Kamisato : Although it's not an island, Mr. Ishikawa has climbed K2 and taken photos. You are holding a solo exhibition in Ginza ("Naoki Ishikawa Photo Exhibition K2", which is being held at Chanel Nexus Hall until December 27th), which is more important, taking photos or climbing mountains?

"The Himalayas by Naoki Ishikawa"

“The Himalayas by Naoki Ishikawa” (published by TOO MUCH Magazine)
Starting with Everest in 2011 and ending with K2 in the summer of 2015, Naoki Ishikawa's entire record of his five-year expedition to the Himalayas has been compiled into a special issue of TOO MUCH Magazine.
[B5 version / total 228 pages / 2,160 yen]

Ishikawa : Photography. After all, if you don't have a camera, there's no need to climb the mountain. If I couldn't take photos, I wouldn't climb a mountain.

-Isn't the fact that your perspective changes when you get a look from a small place highlighted by the act of photographing something that presents a certain perspective through a camera?

Ishikawa : I'm very conscious of "seeing/being seen." Being a photographer is a job that involves looking, but there is also a part of me that captures the light that I see through continuous looking. On the other hand, while I am watching, I am also the one being seen. It's the same no matter where you travel, but just being conscious of not just ``looking'' but ``being watched'' by something bigger will change your photos a little bit. The same goes for portraits. I'm looking at that person and photographing them, but I'm being watched by that person. The "gaze" is something that is seen precisely because it is being looked at. I think it is in this gap between "seeing and being seen" that I continue to travel and take photographs.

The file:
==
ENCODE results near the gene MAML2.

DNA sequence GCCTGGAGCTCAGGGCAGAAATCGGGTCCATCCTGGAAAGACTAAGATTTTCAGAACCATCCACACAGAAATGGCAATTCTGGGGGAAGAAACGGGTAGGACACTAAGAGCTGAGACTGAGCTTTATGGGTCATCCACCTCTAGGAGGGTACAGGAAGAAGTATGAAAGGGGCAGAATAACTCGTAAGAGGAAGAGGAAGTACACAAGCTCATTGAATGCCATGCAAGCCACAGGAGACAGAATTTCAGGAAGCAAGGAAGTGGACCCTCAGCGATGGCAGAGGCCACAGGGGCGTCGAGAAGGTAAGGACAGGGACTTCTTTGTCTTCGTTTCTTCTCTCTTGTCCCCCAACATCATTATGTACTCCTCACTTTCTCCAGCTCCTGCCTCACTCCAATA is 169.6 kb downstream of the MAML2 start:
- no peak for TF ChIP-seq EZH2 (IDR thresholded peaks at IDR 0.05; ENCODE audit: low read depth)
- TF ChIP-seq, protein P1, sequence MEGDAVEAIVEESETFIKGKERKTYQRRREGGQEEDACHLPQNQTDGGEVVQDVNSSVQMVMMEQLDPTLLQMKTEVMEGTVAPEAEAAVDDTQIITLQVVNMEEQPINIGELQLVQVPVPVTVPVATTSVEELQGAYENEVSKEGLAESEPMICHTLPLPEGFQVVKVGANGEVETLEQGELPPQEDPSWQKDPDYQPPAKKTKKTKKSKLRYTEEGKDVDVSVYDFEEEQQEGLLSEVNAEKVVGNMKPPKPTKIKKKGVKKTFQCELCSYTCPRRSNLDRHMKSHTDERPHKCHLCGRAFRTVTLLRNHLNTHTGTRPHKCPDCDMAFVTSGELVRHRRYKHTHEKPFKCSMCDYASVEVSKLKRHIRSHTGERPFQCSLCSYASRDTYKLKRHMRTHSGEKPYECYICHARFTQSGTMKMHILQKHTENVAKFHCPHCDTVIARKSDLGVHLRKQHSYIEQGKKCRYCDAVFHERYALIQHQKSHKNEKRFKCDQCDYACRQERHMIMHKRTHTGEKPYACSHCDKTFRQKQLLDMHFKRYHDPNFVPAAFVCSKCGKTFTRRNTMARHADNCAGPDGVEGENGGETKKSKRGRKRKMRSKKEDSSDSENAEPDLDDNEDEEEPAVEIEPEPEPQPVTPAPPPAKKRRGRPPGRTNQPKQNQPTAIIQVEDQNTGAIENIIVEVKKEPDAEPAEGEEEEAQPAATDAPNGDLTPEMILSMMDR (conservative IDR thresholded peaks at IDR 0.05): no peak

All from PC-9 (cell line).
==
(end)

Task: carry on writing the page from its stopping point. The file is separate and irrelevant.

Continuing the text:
Kamisato : What I think about the relationship between "seeing/being seen" is the change in subjectivity. When one's subjectivity changes to objectivity and the center of the relationship begins to move, feelings that should belong to the individual no longer feel personal. When you live in a city like Tokyo and do theater, you get the feeling that emotions are prioritized, or that emotions are given too much importance. I often think about emotions through acting, and I come to the conclusion that emotions don't matter. In other words, it is the audience ``watching'' who has emotions, and the emotions of the actors ``watching'' are irrelevant. It's okay to be passive.

A bird’s-eye view/a sense of ownership

-This time's "Isla" is a chronicle that depicts the rise and fall of a certain island. I think it's a story told from the perspective of the island from the outside, but I feel there is a vector that moves away from telling the story from an independent perspective. However, at the same time, I felt that a certain narrative device related to the narrator imbues the story with a different logic that goes beyond just separation.